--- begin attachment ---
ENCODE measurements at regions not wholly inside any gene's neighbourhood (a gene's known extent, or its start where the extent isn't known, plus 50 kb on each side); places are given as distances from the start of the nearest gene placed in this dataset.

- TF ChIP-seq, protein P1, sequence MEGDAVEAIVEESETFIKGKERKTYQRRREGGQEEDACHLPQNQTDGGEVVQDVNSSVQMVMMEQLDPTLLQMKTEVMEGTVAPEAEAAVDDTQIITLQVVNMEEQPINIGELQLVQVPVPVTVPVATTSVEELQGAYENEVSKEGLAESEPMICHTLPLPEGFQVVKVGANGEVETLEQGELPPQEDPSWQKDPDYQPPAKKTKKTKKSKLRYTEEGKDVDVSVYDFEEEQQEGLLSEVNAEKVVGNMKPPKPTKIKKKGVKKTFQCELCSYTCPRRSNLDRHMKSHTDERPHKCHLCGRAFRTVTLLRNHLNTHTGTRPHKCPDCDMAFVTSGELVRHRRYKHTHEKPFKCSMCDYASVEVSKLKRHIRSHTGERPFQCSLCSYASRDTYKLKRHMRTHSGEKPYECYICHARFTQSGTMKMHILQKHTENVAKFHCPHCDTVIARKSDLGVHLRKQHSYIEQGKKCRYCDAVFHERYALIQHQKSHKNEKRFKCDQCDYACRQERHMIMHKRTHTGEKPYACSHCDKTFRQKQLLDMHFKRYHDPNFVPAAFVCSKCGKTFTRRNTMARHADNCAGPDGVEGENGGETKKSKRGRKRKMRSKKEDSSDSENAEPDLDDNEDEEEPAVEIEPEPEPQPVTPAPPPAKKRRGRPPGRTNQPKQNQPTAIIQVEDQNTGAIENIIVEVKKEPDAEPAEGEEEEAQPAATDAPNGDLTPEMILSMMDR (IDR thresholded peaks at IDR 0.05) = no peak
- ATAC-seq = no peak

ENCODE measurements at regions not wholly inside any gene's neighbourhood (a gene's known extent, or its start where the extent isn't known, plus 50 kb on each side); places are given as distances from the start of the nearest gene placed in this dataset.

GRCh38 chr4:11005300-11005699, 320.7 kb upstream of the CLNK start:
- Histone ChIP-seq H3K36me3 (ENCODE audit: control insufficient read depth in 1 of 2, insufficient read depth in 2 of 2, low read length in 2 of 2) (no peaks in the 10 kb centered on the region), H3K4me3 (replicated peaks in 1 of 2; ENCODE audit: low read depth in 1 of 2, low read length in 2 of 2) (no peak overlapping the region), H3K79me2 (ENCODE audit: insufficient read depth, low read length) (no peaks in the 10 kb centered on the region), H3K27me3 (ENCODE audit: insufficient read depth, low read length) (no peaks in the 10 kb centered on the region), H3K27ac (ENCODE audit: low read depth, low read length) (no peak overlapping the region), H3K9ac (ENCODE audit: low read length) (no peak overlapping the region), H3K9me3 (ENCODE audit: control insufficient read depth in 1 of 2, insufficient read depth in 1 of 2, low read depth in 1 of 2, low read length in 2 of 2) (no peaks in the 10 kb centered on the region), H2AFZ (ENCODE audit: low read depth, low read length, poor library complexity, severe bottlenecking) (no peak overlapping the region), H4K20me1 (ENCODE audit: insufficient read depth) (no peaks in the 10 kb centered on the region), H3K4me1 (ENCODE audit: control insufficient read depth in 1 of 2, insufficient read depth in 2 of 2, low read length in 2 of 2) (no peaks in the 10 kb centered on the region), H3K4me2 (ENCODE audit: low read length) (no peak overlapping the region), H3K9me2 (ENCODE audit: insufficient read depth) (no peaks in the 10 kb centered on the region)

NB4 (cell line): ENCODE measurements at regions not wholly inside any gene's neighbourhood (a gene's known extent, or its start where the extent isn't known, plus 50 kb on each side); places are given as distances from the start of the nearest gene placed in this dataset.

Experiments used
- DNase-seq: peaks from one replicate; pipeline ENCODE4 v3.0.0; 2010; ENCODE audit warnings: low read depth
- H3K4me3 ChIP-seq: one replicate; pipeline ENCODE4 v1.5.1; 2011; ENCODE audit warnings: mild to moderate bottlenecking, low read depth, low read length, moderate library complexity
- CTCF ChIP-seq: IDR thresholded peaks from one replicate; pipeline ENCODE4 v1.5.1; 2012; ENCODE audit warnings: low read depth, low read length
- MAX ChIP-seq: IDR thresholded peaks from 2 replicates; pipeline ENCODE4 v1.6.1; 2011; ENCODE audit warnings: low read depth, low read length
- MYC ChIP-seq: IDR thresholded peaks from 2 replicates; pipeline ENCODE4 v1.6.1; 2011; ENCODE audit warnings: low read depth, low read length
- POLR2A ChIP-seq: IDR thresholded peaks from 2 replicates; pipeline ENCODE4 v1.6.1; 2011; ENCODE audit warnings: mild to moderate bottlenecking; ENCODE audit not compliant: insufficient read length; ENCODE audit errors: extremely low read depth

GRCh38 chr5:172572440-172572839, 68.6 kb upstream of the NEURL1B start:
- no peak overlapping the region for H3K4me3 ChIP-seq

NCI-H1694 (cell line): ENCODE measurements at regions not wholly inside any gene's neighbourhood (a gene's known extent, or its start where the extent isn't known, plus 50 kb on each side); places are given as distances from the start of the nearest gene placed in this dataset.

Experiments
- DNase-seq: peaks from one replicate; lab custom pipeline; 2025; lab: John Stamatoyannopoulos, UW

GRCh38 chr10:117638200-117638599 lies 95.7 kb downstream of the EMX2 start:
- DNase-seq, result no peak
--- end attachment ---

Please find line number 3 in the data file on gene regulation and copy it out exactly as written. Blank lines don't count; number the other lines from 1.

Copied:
- ATAC-seq = no peak